Fundraising Compared to Journalism

[00:19:32] OK. And now just on the personal side, you used to be a journalist and you’ve moved to a different world. What kind of, I assume that the adrenaline is similar, because you have so much emotion in your job, but it’s a different kind, other than talking to a journalist like me.

[00:19:56]  I’m going to speak very honestly to you. When I was a journalist because I’m an incredibly passionate person as you know. I found it very difficult to cover the story but not be involved in it. And what I find now is that I have an opportunity to actually have a direct impact on my community and it’s hands-on. And so it is very similar in terms of how you tell the story that has the impact, that you engage the community. But it’s just a different step in getting actively involved in mobilizing people to have an impact on the community.

[00:20:41] Well and it’s also similar in that you have to be a thoughtful and accurate spokesperson and willing to say I don’t know when you don’t know.

[00:20:54] Absolutely. And you know we’re striving to we’re striving to mobilize as many people as possible. If you think about it, we’re the second most important research hospital in the country right after UHM in Toronto. We have 700,000 patient visitors at the Glen alone, 500,000 of those adults. Those are big numbers. There are a lot of people who can work together and have a desire to work together to improve care for the community. So what our objective is simply to help them work together and help mobilize them.

[00:21:42] Yeah well I’m glad that you pointed that out to that. I think there’s a very important and to give an idea of the kind of scope of the projects you are working on. This is one event in a very large fundraising effort. It’s an important event because it’s a targeted event.

[00:22:03] Yes exactly. Absolutely. And in order to operate the entire initiative I’ve mentioned to you, we need about $300,000 dollars per year, which the foundation supports. So those are also big numbers.

[00:22:18] Wow. Yeah, that’s a big gap.

Do you consider yourself a Canadian? And if so what does that mean to you?

[00:22:39] I absolutely consider myself a Canadian—a Canadian first and a Quebecker and of course a Montrealer as well. And I think that that defines us. Canadians are very different and I think with what we’re seeing with our neighbours down south, it seems to from my perception have reaffirmed the differences between being Canadian and others around the world and we have a tendency towards being more diplomatic, more engaging and collaborative and those are things that I strive to do every day at work and at home with my personal life.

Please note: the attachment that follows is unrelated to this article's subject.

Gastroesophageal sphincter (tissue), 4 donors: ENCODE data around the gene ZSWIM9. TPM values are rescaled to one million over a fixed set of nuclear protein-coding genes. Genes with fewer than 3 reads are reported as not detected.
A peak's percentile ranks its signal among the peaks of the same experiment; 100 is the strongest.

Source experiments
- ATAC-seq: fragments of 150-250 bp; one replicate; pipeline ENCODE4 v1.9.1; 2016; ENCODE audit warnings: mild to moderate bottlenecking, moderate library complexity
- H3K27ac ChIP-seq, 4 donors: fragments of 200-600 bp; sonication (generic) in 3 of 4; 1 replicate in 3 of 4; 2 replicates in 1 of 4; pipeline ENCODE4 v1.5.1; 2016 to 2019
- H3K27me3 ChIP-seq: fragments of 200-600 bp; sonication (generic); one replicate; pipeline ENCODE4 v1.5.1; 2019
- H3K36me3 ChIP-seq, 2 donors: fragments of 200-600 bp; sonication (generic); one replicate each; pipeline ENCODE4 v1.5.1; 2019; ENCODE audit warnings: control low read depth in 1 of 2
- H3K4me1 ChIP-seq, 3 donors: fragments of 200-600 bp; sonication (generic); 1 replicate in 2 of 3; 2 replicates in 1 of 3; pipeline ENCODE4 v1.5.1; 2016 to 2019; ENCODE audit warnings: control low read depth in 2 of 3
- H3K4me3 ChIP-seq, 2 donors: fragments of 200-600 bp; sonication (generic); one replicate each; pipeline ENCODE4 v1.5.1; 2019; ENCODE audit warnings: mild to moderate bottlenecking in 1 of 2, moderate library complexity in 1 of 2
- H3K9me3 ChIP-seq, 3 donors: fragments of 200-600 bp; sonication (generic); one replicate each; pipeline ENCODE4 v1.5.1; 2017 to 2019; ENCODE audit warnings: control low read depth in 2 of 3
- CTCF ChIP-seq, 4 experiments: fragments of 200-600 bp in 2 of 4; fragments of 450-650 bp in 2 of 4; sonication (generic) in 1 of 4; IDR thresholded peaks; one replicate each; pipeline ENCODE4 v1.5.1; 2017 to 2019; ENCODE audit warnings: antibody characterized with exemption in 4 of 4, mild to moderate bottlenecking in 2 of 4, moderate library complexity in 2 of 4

I also sit on the board of directors with a really important group called the Banff Forum where we strive to find solutions to break down those barriers across the country from east to west. We’re meeting next week and this is part of on my personal time one of the areas that I find most important and I hope to be able to contribute.

The Banff Forum

[00:24:03] Oh can you talk a little bit about the Banff Forum?

[00:24:12] Well the Banff Forum is an organization that was created by a small group of Canadians after the referendum in 95. The idea behind it was really to engage Canadians across the country to break down those barriers and have everybody working together. There’s a lack of communication in the past so that was really important to get people around the country. It’s really targeted at younger Canadians. It was founded officially in 2002.

We should be defining what kind of country we want to live in in the next 20, 30 years. So it’s a group of very very passionate young Canadians.

Although I’m not so young, they are very young and very engaged. We meet officially for a conference once a year, but we have many chapter provincial meetings as well and seminars. We talk about the environment and indigenous issues. We talk about politics. Many politicians from every party come and speak with us as well to be able to have that diversity of conversation. We talk about culture. And it’s really about building that curiosity and seeking solutions and all of the members who—we are very careful to welcome the members that represent different diversity of different age groups and different cultural backgrounds and make sure that these are all individuals that are also incredibly engaged in their communities and so they bring back this information and knowledge to their own work into their networks.

And so the meeting next week is actually in Yellowknife. We’re going to Inuvik first and then in Yellowknife. We’ll be visiting from villages communities and we’ll be hearing from them are their challenges and seeing it for ourselves. I’m hoping to have some time to go visit some of the clinics that are there as well. And somehow, of course, it’s impossible not to have an impact on perception.

[00:26:40] We’re all very anxious to hear from them Yeah exactly. Well, will you have any presentations about your experience in the future?

None are planned.

[00:26:53] This is a closed group because we want to make sure that everyone can speak very openly. But of course, you know you cannot leave such an event without changing as a person in your own perception changes. So I’d be happy to speak with you afterwards if you’d like.

[00:27:14] That would be wonderful thank you very much.